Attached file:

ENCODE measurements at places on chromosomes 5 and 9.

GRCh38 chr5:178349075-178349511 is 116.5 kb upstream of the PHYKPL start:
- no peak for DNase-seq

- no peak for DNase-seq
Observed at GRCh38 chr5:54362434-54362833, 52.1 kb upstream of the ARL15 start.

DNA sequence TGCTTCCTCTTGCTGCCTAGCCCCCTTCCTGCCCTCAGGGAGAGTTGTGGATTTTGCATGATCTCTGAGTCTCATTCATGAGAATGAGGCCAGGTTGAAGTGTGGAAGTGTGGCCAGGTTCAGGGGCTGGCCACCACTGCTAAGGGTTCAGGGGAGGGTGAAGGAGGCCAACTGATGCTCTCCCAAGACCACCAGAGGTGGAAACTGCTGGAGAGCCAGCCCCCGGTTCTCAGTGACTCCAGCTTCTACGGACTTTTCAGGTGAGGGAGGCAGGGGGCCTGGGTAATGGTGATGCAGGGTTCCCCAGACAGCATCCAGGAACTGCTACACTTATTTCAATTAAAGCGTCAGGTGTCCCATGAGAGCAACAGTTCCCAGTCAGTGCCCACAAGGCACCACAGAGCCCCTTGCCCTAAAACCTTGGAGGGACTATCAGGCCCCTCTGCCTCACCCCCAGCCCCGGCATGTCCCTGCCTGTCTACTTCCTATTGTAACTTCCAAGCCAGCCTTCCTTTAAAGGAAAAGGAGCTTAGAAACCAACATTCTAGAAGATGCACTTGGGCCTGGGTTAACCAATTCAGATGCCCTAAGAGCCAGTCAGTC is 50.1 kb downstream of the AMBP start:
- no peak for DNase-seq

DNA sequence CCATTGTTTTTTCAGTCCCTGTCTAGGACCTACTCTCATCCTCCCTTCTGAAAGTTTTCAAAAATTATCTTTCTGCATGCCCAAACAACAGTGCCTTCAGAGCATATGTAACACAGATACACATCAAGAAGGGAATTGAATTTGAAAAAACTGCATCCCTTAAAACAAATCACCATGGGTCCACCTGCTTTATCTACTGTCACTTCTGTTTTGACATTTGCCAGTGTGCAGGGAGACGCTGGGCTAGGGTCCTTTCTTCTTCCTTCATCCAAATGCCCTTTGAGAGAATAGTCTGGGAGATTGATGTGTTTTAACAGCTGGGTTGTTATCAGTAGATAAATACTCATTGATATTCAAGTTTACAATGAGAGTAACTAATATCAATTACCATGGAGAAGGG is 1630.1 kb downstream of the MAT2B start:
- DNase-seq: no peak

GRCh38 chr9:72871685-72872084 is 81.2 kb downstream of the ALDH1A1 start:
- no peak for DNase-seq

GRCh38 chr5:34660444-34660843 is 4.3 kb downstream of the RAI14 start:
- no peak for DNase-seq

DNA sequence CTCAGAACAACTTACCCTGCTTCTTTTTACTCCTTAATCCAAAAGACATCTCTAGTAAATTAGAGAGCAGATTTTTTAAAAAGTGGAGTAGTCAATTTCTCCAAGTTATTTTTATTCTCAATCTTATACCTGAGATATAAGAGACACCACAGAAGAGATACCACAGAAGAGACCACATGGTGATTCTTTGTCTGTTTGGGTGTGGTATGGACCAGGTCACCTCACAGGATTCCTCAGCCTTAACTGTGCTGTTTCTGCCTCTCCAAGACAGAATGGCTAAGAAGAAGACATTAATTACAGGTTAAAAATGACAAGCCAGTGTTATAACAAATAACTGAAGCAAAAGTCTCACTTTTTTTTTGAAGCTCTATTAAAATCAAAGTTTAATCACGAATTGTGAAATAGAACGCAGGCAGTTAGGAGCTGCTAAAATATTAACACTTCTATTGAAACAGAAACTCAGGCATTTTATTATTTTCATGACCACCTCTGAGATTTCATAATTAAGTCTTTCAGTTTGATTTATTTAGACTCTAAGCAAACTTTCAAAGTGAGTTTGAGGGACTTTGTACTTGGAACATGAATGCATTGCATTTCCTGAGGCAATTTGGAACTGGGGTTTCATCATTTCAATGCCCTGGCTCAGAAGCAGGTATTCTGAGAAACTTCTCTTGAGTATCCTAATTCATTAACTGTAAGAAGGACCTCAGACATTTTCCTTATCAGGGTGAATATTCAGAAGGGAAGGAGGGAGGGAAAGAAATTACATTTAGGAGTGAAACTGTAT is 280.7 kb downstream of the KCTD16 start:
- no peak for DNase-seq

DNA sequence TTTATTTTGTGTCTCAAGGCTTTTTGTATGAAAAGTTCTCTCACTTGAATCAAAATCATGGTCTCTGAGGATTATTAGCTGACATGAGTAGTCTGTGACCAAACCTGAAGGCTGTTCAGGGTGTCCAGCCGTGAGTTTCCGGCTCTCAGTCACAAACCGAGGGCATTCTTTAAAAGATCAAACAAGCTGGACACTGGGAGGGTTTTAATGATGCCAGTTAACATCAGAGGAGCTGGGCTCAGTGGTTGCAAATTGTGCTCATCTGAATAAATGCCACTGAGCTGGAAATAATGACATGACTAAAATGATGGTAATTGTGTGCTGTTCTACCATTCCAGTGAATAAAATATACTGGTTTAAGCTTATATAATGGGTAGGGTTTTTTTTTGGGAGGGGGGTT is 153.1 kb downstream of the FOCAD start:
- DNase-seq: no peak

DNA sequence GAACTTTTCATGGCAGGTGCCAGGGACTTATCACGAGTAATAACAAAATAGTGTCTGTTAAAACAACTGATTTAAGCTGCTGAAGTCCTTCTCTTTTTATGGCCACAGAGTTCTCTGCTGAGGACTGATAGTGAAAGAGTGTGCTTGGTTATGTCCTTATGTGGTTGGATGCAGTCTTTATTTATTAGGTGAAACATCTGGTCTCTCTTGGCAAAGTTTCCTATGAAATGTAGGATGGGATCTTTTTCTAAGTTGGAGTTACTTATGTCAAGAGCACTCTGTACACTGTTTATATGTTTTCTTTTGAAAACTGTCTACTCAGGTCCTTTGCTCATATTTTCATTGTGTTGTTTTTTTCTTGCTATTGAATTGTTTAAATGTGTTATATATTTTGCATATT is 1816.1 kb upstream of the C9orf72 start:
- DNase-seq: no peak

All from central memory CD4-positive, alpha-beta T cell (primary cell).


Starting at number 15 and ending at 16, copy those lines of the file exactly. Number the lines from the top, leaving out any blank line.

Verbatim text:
- no peak for DNase-seq

DNA sequence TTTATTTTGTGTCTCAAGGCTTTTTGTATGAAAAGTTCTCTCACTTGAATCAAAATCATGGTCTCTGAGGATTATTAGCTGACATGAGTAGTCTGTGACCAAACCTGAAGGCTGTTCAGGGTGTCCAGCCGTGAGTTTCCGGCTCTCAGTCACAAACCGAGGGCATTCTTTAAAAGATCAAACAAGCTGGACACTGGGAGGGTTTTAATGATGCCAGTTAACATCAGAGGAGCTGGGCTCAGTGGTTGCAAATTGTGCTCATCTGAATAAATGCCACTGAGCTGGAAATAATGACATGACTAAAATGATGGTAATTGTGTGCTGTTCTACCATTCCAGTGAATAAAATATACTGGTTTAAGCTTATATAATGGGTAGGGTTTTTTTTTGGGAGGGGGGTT is 153.1 kb downstream of the FOCAD start: